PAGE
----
On article 122 TFEU, while the FCC has its doubts about whether this provision offers an adequate legal basis for the use of the borrowed funds, ultimately it does not rule out that the EU has not manifestly exceeded its competences. More specifically, the FCC critically examines five points: (1) whether article 122 TFEU allows for groups of member states to be supported; (2) whether there is a sufficient link between the pandemic and the measures financed through NGEU; (3) that the funds are to be spent between 2021-2026, possibly too long a period to alleviate the consequences of the pandemic; (4) that about 10% of the funds are used for operational EU programmes with no connection to the pandemic; and (5) that the funds are distributed between member states on the basis of past data.
Of these points, the second was the most contentious. It concerns the existence of a link between the emergency for which assistance is required, and the assistance measures themselves. On the one hand, article 122 TFEU does not explicitly require such a link. On the other hand, the Court argues that, without such a link, the article would cease to be exceptional in nature and become a general clause. In the case of NGEU this means that there must be a link between the pandemic and the measures financed by the borrowed funds. The Court clearly does not see this link for most of the funds, in particular not those that are to be spent on NGEU’s climate goals, which amount to 37 percent of the RRF. Given these doubts, it is surprising that the Court majority did not refer the question to Luxembourg for a clarification. Instead, the FCC concluded that it cannot rule out that the ORD remains within the competences of article 122 TFEU and rejected the claims brought by the applicants.
What does this decision mean going forward?
The judgment seems to send conflicting messages. On the one hand, it expresses severe doubts about the legality of the ORD. At the same time, the FCC did not declare the programme ultra vires or refer a preliminary question to Luxembourg. We see two possible ways to read this.
The first reading is that this is a judgment that should be welcomed by the EU. The FCC does not impose any surprising or restrictive conditions on the creation of fiscal instruments such as NGEU, other than that the Bundestag’s budgetary responsibilities must be respected. More importantly, the judgment appears to signal a retreat from its more confrontational stance in PSPP. It seems that the FCC tried to avoid having to shoot down the pandemic recovery instrument, seeking to behave more constructively than in some of its past cases. In particular, the FCC appears to have set the bar for ultra vires review lower. In PSPP, it ruled that the CJEU acted ultra vires in its Weiss judgment because the CJEU’s proportionality assessment and distinction between monetary and economic policy was manifestly untenable. Although the language used in the NGEU judgment is similar, the FCC this time seems to say effectively: ‘all is okay because there is a small chance the ORD is not illegal’ under EU law. One may wonder whether it would have reached a different conclusion in PSPP had it applied a similarly lenient standard.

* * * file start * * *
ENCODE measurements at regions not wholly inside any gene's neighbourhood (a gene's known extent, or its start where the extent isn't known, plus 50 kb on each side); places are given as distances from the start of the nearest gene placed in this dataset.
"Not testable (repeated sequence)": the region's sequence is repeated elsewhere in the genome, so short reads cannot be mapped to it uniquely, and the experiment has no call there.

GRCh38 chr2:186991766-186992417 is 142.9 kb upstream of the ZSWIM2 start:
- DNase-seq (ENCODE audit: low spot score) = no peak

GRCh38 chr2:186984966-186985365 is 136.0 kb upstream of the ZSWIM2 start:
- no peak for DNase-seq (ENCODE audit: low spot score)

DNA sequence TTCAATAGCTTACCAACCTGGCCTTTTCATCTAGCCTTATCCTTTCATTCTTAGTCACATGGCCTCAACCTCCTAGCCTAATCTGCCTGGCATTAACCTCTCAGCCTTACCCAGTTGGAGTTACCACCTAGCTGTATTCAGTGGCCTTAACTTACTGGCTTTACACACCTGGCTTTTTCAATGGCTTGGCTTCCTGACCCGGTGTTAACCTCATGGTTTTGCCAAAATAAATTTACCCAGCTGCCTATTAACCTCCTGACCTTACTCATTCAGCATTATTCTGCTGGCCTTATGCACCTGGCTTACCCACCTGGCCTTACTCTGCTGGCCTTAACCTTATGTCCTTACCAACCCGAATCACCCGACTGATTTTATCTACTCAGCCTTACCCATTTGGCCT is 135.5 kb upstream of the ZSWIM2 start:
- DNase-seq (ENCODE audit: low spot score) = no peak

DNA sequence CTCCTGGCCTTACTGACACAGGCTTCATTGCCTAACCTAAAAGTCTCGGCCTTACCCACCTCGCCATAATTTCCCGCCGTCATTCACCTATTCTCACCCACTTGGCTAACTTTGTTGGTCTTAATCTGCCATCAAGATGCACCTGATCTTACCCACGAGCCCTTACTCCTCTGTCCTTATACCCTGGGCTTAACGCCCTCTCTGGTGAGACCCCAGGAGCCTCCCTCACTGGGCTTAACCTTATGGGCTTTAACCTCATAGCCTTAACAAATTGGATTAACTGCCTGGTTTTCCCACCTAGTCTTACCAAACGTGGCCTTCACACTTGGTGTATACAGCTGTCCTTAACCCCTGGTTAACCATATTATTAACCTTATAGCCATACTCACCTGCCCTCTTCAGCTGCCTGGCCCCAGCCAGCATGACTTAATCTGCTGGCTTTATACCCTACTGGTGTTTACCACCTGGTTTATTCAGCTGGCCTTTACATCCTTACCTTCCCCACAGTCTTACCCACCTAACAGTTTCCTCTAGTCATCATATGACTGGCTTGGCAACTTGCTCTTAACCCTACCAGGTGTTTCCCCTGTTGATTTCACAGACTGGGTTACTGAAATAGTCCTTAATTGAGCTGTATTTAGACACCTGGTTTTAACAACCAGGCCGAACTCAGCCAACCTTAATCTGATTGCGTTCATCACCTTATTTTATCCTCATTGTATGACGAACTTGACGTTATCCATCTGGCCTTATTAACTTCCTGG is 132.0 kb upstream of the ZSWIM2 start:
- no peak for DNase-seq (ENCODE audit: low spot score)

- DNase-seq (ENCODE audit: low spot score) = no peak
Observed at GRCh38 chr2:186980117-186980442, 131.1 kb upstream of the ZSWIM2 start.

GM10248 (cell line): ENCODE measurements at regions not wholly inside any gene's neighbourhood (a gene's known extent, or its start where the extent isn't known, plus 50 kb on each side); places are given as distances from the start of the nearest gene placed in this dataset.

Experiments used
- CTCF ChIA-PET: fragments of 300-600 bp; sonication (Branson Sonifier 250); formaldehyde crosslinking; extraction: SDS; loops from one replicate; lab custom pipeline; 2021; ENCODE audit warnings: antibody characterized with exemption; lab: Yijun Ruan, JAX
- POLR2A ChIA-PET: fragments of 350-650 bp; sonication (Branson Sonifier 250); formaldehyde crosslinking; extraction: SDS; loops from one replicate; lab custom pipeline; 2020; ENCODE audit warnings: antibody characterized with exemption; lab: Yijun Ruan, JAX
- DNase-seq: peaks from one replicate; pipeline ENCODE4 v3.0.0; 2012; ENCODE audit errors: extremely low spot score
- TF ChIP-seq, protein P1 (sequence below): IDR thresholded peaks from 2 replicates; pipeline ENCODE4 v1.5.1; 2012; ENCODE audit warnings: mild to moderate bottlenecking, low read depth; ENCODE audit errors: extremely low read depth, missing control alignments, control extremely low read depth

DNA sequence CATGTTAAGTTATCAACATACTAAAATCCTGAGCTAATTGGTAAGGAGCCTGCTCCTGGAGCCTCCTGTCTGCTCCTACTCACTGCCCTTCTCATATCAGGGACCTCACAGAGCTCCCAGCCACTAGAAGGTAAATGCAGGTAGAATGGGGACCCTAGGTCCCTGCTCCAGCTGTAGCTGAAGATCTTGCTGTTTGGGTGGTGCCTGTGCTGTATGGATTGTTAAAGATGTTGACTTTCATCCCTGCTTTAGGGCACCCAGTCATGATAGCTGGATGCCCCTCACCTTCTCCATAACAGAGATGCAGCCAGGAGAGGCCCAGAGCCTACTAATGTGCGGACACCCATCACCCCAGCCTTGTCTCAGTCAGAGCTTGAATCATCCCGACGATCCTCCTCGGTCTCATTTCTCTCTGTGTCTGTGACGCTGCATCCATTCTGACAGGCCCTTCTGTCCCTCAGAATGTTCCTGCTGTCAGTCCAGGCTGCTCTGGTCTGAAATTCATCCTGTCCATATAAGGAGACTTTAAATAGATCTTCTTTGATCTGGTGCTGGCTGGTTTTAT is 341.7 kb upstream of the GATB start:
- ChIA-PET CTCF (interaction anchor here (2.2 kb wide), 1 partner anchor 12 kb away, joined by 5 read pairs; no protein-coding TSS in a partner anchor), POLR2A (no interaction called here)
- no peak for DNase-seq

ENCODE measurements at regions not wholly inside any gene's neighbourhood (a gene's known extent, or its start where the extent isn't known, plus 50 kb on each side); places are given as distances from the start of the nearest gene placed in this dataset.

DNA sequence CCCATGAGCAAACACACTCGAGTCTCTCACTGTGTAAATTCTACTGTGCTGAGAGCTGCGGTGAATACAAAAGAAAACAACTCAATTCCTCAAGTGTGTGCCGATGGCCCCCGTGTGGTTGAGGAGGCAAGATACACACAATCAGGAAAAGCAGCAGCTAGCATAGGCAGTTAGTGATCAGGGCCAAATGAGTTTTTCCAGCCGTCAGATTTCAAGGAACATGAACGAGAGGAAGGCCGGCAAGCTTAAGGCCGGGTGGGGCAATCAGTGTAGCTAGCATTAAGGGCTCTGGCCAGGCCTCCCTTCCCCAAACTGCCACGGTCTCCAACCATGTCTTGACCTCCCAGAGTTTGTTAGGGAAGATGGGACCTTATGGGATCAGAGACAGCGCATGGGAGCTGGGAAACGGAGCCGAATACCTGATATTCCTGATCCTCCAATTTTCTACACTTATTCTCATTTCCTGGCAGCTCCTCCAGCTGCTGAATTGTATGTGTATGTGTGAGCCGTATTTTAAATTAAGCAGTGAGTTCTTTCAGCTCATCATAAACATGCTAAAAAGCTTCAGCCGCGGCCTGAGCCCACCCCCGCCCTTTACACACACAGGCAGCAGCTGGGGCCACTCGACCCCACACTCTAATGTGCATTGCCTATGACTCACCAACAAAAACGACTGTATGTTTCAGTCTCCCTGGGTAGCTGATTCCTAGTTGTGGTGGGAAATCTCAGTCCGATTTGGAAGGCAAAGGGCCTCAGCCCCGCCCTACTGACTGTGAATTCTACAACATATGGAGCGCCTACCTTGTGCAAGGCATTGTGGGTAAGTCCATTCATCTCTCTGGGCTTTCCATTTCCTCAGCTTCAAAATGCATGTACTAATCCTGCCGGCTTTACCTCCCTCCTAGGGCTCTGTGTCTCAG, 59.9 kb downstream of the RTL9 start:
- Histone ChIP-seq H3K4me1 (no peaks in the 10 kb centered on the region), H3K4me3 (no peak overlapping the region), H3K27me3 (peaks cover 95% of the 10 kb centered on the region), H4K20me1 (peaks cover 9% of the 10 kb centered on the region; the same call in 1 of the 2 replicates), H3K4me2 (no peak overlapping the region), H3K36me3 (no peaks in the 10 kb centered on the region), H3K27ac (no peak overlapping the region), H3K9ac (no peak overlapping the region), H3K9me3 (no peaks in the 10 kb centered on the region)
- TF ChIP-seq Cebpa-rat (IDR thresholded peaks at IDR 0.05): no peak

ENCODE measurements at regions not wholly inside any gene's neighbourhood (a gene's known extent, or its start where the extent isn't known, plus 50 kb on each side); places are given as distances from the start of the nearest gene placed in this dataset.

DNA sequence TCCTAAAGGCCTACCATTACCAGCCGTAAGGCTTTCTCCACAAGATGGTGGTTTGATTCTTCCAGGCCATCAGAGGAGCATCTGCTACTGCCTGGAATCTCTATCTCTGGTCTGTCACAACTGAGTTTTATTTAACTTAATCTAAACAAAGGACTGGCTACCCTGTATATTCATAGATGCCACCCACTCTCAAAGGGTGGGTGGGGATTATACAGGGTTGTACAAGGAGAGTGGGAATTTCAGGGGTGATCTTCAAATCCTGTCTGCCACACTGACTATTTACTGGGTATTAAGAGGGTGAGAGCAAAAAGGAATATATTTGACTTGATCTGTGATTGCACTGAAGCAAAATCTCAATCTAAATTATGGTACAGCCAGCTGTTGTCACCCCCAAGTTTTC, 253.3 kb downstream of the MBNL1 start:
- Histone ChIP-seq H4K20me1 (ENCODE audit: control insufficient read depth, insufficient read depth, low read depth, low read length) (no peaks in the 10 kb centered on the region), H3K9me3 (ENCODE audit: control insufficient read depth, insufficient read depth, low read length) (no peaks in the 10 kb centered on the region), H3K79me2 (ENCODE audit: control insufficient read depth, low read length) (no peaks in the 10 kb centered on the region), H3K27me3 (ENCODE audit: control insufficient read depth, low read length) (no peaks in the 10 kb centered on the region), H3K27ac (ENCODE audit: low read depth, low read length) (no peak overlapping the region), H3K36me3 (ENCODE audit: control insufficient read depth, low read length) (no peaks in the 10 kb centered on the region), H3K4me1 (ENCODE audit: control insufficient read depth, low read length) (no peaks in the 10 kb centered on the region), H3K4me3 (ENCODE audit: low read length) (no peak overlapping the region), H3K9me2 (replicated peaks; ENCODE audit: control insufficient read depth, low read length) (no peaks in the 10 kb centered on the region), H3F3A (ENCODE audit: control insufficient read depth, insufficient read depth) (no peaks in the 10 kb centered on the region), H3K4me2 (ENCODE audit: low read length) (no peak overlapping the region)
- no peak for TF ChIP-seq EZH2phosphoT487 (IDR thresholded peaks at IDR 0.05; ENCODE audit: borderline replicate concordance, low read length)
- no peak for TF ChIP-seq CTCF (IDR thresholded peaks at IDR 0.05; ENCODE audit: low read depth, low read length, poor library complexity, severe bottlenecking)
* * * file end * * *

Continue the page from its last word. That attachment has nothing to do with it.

The second reading is less optimistic. The tone of the decision is not always as conciliatory as the outcome suggests, and it remains unclear whether the FCC will be equally lenient in its findings the next time an instrument such as NGEU ends up before it. In particular, the judgment raises some questions with regard to other planned instruments, such as REPowerEU. The Court clearly states that there is no manifest violation of article 122 TFEU, as long as the EURI regulation remains strictly limited to the consequences of the pandemic. It is questionable whether REPowerEU, which is the 300 billion Euros plan of the Commission to become independent from Russian energy exports and which relies heavily on NGEU funds, would fulfil this criterion. While 225 billion Euros out of the 300 billion Euros are supposed to come out of the NGEU funds, it is not yet clear whether the purpose of REPowerEU can be sufficiently linked to the pandemic. Moreover, while the fact that the FCC did not refer a preliminary question to the CJEU could be interpreted positively, it could also be interpreted as a retreat from the FCC’s willingness to engage in a constructive dialogue with Luxembourg, as Judge Müller puts it in his dissent. Especially the fact that Karlsruhe does not seem to believe that Luxembourg would interpret article 122 TFEU more narrowly than it does itself, and that a referral would therefore make no difference to the outcome of the case, could be read as a sign of distrust toward the CJEU.
A gift, but not a heartfelt one
All in all, the FCC’s ruling may be a gift, but it does not feel like a heartfelt gift, considering the deeply sceptical tone it is emitting at times. Given this scepticism, the judgment begs the question as to why the FCC did not refer preliminary questions to the CJEU, requesting an interpretation of the relevant EU law. Such a referral appears to would have been coherent given the many doubts the majority expressed regarding the compatibility of the ORD with the Treaties, if not given the outcome of the case. Did Karlsruhe not want to put the CJEU in an uncomfortable position, or did it not want to find itself in an uncomfortable position a few years down the line, having to either concede to a CJEU ruling with which it disagrees, or bark at a fait accompli – since most NGEU money will have been spent by then anyway? Or maybe the reason is simply that the judgment was a compromise between the more conservative and the more liberal judges in Karlsruhe, which would also explain why it is at times difficult to make sense of the reasoning.
This text has also been published as a policy brief on the Jacques Delors Centre website.